Monica Tidrick Chaisson loves hanging out with chickens, and chickens love hanging out with her. Just check out how she’s holding Guardian, a spunky Black Copper Maran who also rides on her shoulder. Sometimes he even lets her give him a peck–as in, a kiss on the cheek, or whatever you call that part of a rooster’s face–when she pets him.
Then again, Chaisson, a Certified Master Dog Trainer and veterinary technician by trade, knows her way around all the birds and animals on the three acres she and her husband tend in Henniker, NH.
While Chaisson raises chickens for their fresh eggs–an important source of protein in her vegetarian diet–she also enjoys just having them around. “If you hand raise them,” she says, “they’ll let you pet them and sit on your shoulder. They each have different personalities. Some are shy, but some will follow you around and want to be held all the time.”
Her feathered friends live in three large pens in chicken houses her husband built, because even though the couple live in a college town, they’re surrounded by woods where bears, bobcats, foxes, and mountain lions lurk.
“These are extremely strong pens,” Chaisson says with a laugh. “My husband built them like a fortress, so we haven’t had any predator problems.” The wooden pens use clear roof panels overhead so the chicken can enjoy some sunshine, but they’re still protected from passing hawks. (Want to build your own coop? We’ll get you started here.)
Currently Chaisson has 23 chicks. “Some are Easter eggers, the ones that lay bluish-green eggs, and i have Black Copper Marans that lay dark chocolate-red eggs. Marans are originally from France, and they’re rare.”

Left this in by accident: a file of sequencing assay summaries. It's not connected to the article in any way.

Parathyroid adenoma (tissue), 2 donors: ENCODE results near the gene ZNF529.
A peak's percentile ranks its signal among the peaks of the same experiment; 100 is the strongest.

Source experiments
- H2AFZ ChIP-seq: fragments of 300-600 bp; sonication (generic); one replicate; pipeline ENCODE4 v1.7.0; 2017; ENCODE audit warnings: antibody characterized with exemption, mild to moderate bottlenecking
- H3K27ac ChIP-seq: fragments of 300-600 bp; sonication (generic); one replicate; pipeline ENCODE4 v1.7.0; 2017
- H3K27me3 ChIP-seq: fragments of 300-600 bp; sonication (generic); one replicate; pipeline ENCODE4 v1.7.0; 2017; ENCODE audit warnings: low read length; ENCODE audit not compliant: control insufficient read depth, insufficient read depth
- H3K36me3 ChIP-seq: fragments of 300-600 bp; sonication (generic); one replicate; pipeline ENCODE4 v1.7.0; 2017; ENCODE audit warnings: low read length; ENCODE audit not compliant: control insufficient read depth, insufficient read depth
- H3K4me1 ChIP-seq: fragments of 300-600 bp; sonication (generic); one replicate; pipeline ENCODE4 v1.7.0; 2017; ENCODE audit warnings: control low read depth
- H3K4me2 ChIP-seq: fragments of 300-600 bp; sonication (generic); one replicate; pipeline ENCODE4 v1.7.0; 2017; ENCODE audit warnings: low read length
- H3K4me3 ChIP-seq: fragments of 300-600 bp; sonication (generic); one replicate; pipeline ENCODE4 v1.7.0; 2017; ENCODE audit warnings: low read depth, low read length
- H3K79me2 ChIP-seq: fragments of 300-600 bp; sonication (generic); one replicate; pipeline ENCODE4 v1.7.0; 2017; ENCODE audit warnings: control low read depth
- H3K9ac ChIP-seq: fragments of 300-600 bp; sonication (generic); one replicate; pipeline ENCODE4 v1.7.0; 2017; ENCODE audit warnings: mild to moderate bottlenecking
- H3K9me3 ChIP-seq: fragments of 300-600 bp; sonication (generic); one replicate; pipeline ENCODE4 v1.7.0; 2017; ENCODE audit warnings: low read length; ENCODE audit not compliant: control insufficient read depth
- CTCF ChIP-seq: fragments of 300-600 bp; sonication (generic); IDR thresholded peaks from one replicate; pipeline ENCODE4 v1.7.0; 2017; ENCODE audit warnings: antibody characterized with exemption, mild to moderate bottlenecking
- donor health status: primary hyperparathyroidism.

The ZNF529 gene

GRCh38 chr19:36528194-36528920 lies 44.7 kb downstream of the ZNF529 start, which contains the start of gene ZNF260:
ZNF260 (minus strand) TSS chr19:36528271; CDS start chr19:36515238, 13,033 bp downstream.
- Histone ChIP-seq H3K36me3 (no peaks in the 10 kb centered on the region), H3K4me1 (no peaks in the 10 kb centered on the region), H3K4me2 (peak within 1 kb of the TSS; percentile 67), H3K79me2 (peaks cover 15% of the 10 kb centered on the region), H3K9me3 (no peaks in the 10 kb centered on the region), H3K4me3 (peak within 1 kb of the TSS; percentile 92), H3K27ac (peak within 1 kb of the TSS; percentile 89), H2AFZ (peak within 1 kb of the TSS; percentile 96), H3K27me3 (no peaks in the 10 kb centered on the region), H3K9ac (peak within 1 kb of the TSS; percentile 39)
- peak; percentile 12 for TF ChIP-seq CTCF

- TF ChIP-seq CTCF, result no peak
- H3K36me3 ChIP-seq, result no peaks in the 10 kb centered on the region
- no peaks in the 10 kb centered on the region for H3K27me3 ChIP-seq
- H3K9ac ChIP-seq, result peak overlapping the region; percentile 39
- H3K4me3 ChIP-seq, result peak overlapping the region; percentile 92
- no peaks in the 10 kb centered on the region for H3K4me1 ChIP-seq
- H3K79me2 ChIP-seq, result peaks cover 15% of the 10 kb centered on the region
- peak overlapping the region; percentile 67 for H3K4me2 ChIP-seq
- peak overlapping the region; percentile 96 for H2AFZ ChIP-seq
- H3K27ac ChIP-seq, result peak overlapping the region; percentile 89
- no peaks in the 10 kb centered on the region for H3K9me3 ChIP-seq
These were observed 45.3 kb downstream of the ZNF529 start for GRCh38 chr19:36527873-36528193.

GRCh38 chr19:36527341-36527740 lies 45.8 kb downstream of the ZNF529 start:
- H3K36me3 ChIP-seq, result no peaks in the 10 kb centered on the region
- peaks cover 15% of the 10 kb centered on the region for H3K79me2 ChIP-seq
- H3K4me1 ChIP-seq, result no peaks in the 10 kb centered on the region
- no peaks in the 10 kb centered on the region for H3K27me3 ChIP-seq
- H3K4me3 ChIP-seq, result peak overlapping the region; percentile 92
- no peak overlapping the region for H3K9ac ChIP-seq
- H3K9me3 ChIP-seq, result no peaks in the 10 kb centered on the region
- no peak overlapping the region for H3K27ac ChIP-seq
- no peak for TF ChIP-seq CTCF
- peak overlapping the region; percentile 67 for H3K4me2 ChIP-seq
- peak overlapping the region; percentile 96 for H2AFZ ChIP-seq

She also keeps Buff Orpingtons that produce light brown eggs, and an olive-egger that gives khaki eggs. Her Mille De Fleurs, which are booted bantams, or chickens with feathered legs, add little pink eggs to the mix. A bowl of eggs at her house is a virtual rainbow.
“My eggs look like they’ve already been dyed for Easter,” she says. “All of them taste pretty much the same, but they’re fresher and more flavorful than store-bought. If you crack one in a bowl, you’ll see that the fresher the egg, the bigger and more orange-y the yolk. Typical store-bought egs are a paler yellow, because they’re older and dehydrated.”
Chaisson is choosy about her chicks, acquiring them from heritage breeders. “They don’t necessarily lay an egg a day; it might be every other day. But they can lay for up to 7 or 8 years, and if they’re healthy and protected, heritage breeds may live 7 to 10 years.”
Chaisson’s chicks don’t take a lot of daily care. “The hardest part is in winter, because I don’t have heated water in the houses. I have to jug it up and walk out to fill up their water twice a day.”
She uses sand in the bottom of her coops, which the chickens use much the same way a cat uses a litter box. “Wood chips or hay get wet and dirty and have to be shoveled out. With the sand, I just use a big scoop, go in every day and sift it. I put the waste in the manure pile, and that keeps the sand clean.”
It’s fun to share her chickens with her stepsons and little nephews from the city, Chaisson says. “I let them collect the eggs. I like being able to provide (that experience) for them. I can’t image not having chickens!”
Don’t want to build your own chicken coop? Choose a pre-fabricated house instead.
Monica Tidrick Chaisson image credit: Kait Berry. Other images: Monica Tidrick Chaisson
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